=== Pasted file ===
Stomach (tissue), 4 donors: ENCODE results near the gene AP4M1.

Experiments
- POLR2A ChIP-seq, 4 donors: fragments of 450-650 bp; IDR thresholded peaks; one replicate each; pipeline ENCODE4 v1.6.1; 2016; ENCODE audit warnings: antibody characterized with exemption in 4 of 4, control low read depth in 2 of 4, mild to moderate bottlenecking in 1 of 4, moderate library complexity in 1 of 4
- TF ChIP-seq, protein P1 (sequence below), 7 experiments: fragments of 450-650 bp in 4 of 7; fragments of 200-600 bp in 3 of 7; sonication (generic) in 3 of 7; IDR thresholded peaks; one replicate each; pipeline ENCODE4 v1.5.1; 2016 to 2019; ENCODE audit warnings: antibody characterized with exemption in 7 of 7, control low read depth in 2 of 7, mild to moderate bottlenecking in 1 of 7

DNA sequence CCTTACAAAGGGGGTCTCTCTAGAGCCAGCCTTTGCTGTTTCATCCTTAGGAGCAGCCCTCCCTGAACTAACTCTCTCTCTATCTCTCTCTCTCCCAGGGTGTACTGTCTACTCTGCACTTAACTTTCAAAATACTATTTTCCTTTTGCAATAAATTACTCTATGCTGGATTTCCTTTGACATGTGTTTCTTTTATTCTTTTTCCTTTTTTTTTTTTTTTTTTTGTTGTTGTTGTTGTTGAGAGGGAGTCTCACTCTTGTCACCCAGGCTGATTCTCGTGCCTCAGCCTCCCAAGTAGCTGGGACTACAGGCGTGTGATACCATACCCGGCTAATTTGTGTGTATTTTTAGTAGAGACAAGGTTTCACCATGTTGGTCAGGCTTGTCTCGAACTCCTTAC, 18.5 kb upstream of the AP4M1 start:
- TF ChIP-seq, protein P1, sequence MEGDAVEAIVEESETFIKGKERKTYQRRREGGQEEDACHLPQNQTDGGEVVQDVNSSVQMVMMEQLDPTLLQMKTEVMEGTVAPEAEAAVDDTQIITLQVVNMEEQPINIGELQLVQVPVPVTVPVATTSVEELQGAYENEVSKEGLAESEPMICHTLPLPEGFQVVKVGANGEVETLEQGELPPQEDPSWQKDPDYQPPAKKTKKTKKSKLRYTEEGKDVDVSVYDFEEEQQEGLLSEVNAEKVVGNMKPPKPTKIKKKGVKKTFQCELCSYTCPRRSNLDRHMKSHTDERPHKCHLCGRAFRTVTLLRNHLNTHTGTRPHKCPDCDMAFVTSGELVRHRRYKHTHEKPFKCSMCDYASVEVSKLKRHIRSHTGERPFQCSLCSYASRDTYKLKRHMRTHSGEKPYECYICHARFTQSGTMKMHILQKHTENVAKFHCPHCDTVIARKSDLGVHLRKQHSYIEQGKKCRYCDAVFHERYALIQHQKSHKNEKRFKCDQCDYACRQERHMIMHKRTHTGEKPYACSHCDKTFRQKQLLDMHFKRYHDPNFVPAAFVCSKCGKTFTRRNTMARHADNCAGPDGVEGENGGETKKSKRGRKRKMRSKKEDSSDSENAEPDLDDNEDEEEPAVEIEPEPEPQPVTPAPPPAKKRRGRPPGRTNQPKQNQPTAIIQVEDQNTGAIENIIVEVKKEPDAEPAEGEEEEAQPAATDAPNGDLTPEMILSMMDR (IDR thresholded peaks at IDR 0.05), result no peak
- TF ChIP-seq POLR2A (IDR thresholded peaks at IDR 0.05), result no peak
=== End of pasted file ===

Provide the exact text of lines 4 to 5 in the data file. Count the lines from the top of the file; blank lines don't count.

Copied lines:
- TF ChIP-seq, protein P1 (sequence below), 7 experiments: fragments of 450-650 bp in 4 of 7; fragments of 200-600 bp in 3 of 7; sonication (generic) in 3 of 7; IDR thresholded peaks; one replicate each; pipeline ENCODE4 v1.5.1; 2016 to 2019; ENCODE audit warnings: antibody characterized with exemption in 7 of 7, control low read depth in 2 of 7, mild to moderate bottlenecking in 1 of 7

DNA sequence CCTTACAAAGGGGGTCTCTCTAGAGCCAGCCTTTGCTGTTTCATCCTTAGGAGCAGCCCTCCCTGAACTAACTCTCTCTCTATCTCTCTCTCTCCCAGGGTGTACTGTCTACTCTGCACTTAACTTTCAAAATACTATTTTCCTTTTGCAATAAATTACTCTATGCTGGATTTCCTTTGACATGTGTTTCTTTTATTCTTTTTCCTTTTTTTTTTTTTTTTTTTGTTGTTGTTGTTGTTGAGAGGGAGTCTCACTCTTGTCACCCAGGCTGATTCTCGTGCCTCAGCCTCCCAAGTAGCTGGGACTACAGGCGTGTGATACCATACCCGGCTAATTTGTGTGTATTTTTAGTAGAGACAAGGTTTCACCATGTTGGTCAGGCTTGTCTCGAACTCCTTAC, 18.5 kb upstream of the AP4M1 start: